A study by Liu et al. (2009) evaluated lymphocyte-bound CAPs. (10) This cross-sectional study included 224 patients with SLE (according to ACR [American College of Rheumatology] classification criteria), 179 patients with other autoimmune or inflammatory diseases, and 114 healthy controls. Levels of lymphocyte-bound CAPs, T-cell bound C4d (TC4d) and C3d (TC3d), and B-cell bound C4d (BC4d), and C3d (BC3d) were measured in all participants. The diagnostic accuracy of these markers was accessed using receiver operating characteristic analysis. The area under the curve was 0.727 for TC4d and 0.770 for BC4d. TC4d was estimated to be 56% sensitive and 80% specific for differentiating SLE from other diseases. BC4d had 56% sensitivity and 80% specificity.

In addition, the authors compared CB-CAPs with other, conventionally used, SLE markers. The markers were evaluated as a confirmatory test in patients who tested positive for antinuclear antibody (ANA). This analysis only included the SLE patients, 223 (99.6%) of 224 of whom were positive for ANA. Of the 223 ANA-positive patients, 141 (63%) patients had elevated levels of TC4d and/or BC4d. In contrast, 59 (28%) of the 209 ANA-positive patients tested positive for double-stranded DNA (anti-dsDNA). Moreover, when the more commonly used complement activation products (serum C3, serum C4) were evaluated, 67 (30%) of 221 of ANA-positive patients tested positive for C3 and 82 (37%) of 221 patients tested positive for C4.

Previously, a cross-sectional study of platelet C4d by Navratil et al. (2006) assessed 105 patients with SLE (according to ACR criteria), 115 patients with other autoimmune or inflammatory diseases, and 100 healthy controls. (11) Abnormal levels of platelet C4d were detected in 18% of SLE patients. False-negative rates and sensitivity rates were not reported. The authors reported that the marker was 100% specific for a diagnosis of SLE compared with healthy controls and 98% specific compared with patients who had other diseases.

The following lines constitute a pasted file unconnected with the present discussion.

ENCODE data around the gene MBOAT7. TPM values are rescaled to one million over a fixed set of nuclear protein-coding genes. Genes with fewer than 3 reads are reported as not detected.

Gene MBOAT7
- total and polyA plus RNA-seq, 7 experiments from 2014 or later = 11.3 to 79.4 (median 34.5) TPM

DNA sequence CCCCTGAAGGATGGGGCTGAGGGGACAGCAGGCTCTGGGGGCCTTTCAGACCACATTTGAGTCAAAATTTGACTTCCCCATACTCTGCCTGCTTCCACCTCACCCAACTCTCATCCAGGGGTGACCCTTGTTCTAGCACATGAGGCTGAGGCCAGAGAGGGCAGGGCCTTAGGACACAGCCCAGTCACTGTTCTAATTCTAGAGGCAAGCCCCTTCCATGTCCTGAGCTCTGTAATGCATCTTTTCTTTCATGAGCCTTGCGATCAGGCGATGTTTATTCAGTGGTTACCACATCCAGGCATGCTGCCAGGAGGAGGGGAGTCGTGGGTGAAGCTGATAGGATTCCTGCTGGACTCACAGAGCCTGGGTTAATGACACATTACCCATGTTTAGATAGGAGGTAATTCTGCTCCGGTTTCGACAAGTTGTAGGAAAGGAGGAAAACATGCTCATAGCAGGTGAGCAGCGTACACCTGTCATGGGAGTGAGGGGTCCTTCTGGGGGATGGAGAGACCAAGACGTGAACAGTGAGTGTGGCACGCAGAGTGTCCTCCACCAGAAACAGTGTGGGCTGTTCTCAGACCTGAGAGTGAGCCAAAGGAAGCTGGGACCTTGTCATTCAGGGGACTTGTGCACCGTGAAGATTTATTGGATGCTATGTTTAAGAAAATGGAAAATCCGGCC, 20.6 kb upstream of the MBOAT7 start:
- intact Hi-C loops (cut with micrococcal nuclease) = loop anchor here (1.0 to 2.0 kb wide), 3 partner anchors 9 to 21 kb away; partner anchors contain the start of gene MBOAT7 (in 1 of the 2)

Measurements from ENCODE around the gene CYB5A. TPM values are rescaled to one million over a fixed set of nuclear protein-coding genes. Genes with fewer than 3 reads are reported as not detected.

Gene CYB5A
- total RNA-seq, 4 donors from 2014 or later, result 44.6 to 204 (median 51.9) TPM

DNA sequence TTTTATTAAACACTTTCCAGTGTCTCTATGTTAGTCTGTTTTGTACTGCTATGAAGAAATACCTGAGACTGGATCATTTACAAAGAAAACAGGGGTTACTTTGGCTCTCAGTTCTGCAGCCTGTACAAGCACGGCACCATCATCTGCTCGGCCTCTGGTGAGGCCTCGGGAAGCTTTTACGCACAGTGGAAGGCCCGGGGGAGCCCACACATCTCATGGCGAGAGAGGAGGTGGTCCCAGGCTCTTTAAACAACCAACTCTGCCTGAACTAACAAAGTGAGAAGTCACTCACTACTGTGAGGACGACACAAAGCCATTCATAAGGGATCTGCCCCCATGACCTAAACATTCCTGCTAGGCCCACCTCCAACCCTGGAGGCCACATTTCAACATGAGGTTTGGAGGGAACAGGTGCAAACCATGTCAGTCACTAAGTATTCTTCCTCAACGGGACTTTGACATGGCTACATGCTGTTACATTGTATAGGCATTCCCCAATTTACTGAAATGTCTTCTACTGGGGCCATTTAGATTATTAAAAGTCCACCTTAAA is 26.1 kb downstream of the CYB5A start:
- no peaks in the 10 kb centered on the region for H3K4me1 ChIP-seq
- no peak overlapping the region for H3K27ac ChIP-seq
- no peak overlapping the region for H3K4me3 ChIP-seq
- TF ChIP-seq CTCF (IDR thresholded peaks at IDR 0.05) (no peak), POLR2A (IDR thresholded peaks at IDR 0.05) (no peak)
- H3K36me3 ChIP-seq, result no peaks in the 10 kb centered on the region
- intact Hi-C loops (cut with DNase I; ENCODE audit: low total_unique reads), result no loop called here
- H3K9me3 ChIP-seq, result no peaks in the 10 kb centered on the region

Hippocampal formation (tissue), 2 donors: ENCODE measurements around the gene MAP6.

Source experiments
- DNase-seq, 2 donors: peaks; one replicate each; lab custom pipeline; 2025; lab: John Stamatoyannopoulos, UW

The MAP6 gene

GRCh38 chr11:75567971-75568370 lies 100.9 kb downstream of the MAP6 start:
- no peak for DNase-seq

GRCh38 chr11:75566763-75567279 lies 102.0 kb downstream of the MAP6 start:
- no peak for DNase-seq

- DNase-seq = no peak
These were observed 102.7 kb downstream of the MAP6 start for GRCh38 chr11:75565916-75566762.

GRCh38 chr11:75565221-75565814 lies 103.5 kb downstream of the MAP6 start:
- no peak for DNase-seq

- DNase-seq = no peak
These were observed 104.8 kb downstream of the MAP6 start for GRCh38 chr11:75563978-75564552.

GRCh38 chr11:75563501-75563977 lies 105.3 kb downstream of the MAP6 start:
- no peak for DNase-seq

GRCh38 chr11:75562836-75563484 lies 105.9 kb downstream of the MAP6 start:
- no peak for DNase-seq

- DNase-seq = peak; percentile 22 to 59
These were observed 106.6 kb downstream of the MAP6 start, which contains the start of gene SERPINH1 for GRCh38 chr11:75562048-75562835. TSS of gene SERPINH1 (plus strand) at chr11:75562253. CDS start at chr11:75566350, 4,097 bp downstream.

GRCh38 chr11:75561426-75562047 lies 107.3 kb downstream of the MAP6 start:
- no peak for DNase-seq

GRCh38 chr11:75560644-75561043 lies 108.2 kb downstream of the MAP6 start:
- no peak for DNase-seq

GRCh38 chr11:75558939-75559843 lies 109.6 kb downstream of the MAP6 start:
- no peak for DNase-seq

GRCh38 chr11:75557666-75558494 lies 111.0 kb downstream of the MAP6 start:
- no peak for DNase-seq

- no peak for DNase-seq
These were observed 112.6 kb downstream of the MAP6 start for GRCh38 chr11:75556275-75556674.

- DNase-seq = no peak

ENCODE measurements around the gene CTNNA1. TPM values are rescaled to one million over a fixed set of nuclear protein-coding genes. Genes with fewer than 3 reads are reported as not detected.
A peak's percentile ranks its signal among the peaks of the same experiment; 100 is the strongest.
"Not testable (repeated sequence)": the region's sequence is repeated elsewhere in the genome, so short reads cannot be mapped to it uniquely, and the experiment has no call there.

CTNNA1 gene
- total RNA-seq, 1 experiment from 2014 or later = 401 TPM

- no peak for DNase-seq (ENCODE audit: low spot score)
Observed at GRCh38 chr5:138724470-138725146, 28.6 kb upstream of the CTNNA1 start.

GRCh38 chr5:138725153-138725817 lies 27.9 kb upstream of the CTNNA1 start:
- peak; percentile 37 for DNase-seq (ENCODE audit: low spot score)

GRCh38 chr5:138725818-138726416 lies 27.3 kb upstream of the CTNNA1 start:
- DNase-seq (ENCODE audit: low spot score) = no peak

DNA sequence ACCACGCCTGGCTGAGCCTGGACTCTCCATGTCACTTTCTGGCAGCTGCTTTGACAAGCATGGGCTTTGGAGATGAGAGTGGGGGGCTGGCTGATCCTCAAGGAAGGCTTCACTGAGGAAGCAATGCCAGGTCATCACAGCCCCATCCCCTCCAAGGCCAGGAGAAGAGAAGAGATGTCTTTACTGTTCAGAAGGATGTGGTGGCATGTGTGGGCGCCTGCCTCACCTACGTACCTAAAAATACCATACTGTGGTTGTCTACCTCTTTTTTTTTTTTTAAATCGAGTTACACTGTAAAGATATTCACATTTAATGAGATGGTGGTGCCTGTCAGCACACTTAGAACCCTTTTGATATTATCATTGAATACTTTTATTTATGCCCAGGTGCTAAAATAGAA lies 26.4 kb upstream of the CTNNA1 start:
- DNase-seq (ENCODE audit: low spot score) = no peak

Serum Biomarker Panel Tests

Putterman et al. (2014) published data from a large cross-sectional, industry-sponsored study evaluating serum biomarkers for the diagnosis of SLE. (12) They analyzed the 10 markers in the Avise® Lupus (plus ANA) using a 2-tier testing logic similar to that employed in the commercially available panel (see the Description section). The study evaluated 2 cohorts (total n=794 patients); 593 participants were enrolled between April and August 2010, and 201 participants enrolled between June 2011 and September 2013. Together, the 2 cohorts consisted of 304 patients who met ACR classification criteria for SLE, 161 patients diagnosed with other rheumatic diseases and 205 healthy volunteers. Results of serum testing were available for 764 (96%) of 794 participants.